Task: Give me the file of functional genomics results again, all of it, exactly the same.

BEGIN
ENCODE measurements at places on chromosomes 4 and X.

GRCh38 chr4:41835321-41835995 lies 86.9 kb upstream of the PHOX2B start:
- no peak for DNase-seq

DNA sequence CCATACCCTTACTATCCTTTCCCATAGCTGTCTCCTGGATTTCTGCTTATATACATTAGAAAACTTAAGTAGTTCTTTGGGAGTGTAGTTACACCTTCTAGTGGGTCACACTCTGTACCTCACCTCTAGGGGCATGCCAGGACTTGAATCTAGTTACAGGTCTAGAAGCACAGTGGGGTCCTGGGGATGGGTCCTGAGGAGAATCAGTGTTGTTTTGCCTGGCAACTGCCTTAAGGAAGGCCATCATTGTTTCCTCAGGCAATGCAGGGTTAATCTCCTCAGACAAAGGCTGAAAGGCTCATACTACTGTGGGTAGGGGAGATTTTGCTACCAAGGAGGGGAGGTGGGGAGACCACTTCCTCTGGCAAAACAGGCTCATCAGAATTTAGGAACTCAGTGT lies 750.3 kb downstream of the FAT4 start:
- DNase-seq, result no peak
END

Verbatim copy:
ENCODE measurements at places on chromosomes 4 and X.

GRCh38 chr4:41835321-41835995 lies 86.9 kb upstream of the PHOX2B start:
- no peak for DNase-seq

DNA sequence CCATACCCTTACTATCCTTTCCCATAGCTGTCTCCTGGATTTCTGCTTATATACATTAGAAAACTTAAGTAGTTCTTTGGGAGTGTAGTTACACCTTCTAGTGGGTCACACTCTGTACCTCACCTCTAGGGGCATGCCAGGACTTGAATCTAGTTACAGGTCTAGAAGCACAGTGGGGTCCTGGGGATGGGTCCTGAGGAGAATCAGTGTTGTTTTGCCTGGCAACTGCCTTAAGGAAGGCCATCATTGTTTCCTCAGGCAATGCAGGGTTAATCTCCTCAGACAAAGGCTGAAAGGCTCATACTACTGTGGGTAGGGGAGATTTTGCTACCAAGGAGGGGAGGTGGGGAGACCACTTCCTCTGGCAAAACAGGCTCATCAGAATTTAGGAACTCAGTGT lies 750.3 kb downstream of the FAT4 start:
- DNase-seq, result no peak